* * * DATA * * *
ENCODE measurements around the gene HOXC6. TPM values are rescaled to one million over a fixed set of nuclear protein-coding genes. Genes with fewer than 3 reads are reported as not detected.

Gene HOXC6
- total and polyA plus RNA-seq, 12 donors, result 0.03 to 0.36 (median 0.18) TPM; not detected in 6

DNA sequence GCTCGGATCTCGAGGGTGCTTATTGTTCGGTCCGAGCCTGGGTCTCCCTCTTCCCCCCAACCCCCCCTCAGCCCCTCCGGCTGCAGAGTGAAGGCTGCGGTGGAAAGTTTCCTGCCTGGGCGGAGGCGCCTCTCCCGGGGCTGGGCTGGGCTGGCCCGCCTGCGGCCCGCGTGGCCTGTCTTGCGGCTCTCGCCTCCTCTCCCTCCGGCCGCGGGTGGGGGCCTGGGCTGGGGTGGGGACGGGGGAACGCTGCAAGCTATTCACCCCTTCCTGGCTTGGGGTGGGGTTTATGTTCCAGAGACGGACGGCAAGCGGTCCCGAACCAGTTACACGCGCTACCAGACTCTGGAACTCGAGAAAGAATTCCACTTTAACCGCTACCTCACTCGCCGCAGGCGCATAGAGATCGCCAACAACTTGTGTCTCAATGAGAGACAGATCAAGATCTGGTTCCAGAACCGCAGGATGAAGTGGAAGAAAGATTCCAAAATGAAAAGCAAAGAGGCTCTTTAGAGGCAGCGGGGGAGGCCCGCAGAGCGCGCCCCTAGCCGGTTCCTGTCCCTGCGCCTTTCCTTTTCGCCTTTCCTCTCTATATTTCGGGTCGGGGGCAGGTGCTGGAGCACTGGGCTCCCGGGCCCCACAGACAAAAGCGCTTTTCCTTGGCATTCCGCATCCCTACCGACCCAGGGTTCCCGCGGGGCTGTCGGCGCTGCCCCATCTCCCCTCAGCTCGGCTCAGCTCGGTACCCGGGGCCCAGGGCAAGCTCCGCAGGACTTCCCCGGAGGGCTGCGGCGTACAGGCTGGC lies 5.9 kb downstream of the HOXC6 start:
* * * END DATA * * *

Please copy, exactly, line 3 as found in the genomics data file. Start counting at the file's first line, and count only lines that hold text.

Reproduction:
- total and polyA plus RNA-seq, 12 donors, result 0.03 to 0.36 (median 0.18) TPM; not detected in 6